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Hey, thanks for the reply, I should have mentioned I've cleaned using the atomic method and also on the other end of the nozzle using a needle, it tends to to curl up no matter what, but I'll give it another try with cleaning.

And no I haven't tried changing the Teflon yet (we'd have to order a new one) but I'm more curious generally how long these last (in hours preferably) so we can look into ordering multiples at one time for future replacements, is it safe to assume 1000+ hours is a lot? I'm not sure how many hours the UM2 usually gets in a household setting compared to ours, but it's more or less running the entire day 7 days a week.

I'll post an update if anything changes!

Thanks

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1) You still didn't answer about if this is a new problem or since you got the printers. I'll number stuff so it's easier for you to keep track.

2) No one seems to have an exact number on how long teflon lasts. I've heard "500 hours" but I'm not sure what temp as it lasts *much* longer at 220C than at 240C.

3) I sell a higher temp teflon called "TFT" which you can print at 255C continuous for years no problem. I only sell to USA, Canada, Mexico but for people outside of North America go to 3dsolex.com (I'm a distributor for them). My website is http://gr5.org/store/. I have a reseller in canada at shop3d.ca but he doesn't sell the TFT parts - just ultimaker teflon. My store is at gr5.org/store/

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Oh - if you are going to buy from my store you might want to get an Olsson block while you are at it (shop3d.ca has those). That will let you change nozzles easily and if you want to print real fast you can print with a .8mm nozzle (4X faster). Only one wall pass needed to get .8mm walls instead of 2 passes and you can print .3mm thick layers if you are in a rush.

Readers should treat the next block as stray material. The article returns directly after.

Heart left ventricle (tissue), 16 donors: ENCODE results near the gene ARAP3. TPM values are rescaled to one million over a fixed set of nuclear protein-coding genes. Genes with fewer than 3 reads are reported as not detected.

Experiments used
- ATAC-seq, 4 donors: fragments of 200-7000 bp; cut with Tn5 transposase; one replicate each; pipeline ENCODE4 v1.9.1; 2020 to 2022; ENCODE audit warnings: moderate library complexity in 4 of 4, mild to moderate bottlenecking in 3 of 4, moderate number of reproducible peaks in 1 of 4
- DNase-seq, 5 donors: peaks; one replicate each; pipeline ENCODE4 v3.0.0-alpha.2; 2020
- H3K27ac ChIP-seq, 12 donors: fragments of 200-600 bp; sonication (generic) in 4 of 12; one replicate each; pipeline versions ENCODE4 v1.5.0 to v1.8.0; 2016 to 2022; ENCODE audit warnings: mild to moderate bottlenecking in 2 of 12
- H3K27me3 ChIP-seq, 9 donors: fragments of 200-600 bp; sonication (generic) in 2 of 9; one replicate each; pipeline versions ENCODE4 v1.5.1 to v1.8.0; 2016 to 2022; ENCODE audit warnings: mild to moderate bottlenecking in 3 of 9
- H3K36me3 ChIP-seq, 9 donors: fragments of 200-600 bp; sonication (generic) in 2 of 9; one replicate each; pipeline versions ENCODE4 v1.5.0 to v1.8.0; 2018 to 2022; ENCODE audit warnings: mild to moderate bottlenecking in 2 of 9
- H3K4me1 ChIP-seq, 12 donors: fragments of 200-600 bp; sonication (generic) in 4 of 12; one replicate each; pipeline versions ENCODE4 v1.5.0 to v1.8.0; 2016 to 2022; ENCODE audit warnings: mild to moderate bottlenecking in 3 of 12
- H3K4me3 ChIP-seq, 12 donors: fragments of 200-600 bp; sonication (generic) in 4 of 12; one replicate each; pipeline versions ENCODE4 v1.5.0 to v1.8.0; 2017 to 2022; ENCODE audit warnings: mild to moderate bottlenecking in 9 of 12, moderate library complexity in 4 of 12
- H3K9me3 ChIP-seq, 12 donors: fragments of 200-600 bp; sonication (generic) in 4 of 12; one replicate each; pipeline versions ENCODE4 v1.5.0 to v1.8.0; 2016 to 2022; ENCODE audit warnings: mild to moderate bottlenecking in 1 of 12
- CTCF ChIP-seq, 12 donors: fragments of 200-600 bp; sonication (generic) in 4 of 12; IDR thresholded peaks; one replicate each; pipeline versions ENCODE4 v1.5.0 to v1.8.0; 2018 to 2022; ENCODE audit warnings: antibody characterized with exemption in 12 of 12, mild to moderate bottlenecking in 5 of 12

Also with the olsson block it's easier to diagnose if there is a problem with the TFT because you can remove the nozzle and push the PLA though the teflon while it's under pressure by the bowden and spring and feel the resistance.

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Thanks for the info I'll look into the teflon you mentioned, and it's not a new problem, we print quite well for a few hundred hours then it begins to go downhill. It happened last year with our old printer eventually and we ended up changing the head which solved most of our problems, but obviously we don't want to be changing the print heads often.

It's starting to happen again with both of our printers this year now. I'm guessing the underlying problem is that we are just pushing them too hard maybe, I don't think they were designed for 1500+ hours running constantly. I've tried just about every trick and tip in the forums and nothing seems to help other than raising the temperature above 240 which is definitely not ideal. My only other concern is maybe the spool is having a hard time being pulled by the feeder, right now its just on the back of the UM2 with the default spool holder, we have a few other printers around the campus and they area using a custom made spool holder that seems to have drastically improved their printing, we're currently getting some made for our own printers, I'll post an update if it improves!

Thanks!

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No sooner then a few minutes after I post do I manage to pull the Teflon piece out, I just used a small scraper for painting to get some leverage underneath and pop it out. Our suspicions were correct though! Completely burnt coupler! At least we know what the problem is now, luckily we actually had a spare one so I'm going to replace it now and get back with how it's printing, thanks for all the help, we're going to look into the Olson blocks and some of those couplers you linked earlier :)

Thanks again!

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Edited by Guest

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Awesome, printed a test Robot at 210 and it came out great, looks like the Teflon was our main problem, we ordered a few of those TFT Teflon parts to throw on our printers. Oh also I'm going to document the lifespan of this stock Ultimaker Teflon part I just replaced. I'm going to check it every 150 hours to see how far along it's gotten in terms of burning, we'll most likely print at just 210 but occasionally up to 225 so it should be an accurate take on how many hours you can get out of the stock ones at 210 regular printing with PLA. I'll make a new post to document the process once I've got it started.

Thanks for all the help!

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Edited by Guest